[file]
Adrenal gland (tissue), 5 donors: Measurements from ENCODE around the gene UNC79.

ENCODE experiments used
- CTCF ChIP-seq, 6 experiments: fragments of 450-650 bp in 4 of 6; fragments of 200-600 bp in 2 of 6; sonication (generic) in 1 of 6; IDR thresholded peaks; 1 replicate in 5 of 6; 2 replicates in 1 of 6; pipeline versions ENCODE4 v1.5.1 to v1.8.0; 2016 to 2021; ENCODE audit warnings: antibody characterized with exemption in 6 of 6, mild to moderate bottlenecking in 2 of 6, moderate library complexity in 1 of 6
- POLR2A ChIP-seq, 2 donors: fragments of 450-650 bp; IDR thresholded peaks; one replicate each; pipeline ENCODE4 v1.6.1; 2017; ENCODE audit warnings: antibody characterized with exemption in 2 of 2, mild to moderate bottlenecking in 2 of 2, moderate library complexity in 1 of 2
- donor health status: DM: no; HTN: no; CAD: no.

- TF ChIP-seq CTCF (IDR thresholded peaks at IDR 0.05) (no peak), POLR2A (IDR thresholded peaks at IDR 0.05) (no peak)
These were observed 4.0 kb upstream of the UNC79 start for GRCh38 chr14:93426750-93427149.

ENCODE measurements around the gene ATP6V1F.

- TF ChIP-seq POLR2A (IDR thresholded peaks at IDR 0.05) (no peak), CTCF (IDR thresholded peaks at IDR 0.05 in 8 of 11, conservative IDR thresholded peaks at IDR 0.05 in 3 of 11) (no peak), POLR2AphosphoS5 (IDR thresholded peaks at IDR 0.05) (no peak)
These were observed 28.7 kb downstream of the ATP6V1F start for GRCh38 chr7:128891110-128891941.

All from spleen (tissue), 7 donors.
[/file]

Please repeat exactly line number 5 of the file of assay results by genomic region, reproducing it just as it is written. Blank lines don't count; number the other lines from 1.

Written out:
- donor health status: DM: no; HTN: no; CAD: no.